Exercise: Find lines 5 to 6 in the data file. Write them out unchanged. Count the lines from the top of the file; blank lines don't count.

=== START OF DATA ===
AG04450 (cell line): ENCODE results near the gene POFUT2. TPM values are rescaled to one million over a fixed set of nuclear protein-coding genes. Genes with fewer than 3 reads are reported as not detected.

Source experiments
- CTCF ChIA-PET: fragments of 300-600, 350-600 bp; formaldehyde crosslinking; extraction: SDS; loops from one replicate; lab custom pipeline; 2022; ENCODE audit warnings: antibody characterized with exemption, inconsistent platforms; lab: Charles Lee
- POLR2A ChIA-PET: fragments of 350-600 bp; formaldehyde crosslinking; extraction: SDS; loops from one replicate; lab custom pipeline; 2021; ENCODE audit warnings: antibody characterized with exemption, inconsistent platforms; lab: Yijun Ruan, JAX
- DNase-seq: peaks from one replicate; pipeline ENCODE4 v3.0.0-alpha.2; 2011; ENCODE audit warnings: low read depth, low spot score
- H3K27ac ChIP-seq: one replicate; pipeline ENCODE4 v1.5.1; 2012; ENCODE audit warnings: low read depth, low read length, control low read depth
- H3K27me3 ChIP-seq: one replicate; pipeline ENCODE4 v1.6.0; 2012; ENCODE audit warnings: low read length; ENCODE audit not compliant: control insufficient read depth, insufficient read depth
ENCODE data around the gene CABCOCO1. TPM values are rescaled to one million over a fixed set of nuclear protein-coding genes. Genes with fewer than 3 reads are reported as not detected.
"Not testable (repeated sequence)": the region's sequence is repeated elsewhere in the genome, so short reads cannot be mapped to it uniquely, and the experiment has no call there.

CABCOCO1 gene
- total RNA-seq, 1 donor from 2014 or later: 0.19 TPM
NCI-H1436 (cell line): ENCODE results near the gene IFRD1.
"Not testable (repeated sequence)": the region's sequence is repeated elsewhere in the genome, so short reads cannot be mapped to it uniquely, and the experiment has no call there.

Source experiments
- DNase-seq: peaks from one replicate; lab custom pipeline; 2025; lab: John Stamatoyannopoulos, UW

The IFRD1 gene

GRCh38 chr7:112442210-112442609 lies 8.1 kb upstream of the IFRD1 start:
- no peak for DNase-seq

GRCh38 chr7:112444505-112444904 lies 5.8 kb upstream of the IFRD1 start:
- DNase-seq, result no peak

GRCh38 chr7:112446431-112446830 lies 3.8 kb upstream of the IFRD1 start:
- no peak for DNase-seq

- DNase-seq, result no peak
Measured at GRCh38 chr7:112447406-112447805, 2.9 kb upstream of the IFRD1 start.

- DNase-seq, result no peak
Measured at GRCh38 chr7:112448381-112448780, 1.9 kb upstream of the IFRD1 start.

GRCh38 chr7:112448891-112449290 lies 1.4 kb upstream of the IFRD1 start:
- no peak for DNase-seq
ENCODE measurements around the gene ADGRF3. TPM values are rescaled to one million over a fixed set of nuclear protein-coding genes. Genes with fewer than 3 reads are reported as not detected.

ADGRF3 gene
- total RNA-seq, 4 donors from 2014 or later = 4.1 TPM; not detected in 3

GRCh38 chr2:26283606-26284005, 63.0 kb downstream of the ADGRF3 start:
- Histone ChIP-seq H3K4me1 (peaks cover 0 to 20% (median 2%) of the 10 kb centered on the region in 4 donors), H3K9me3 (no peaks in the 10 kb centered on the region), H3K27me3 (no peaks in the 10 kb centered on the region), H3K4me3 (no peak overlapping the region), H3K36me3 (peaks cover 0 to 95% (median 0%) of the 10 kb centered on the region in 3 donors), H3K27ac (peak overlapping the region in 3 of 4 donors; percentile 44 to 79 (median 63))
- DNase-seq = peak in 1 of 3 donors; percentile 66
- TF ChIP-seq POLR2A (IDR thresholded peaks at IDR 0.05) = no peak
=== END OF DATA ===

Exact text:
- DNase-seq: peaks from one replicate; pipeline ENCODE4 v3.0.0-alpha.2; 2011; ENCODE audit warnings: low read depth, low spot score
- H3K27ac ChIP-seq: one replicate; pipeline ENCODE4 v1.5.1; 2012; ENCODE audit warnings: low read depth, low read length, control low read depth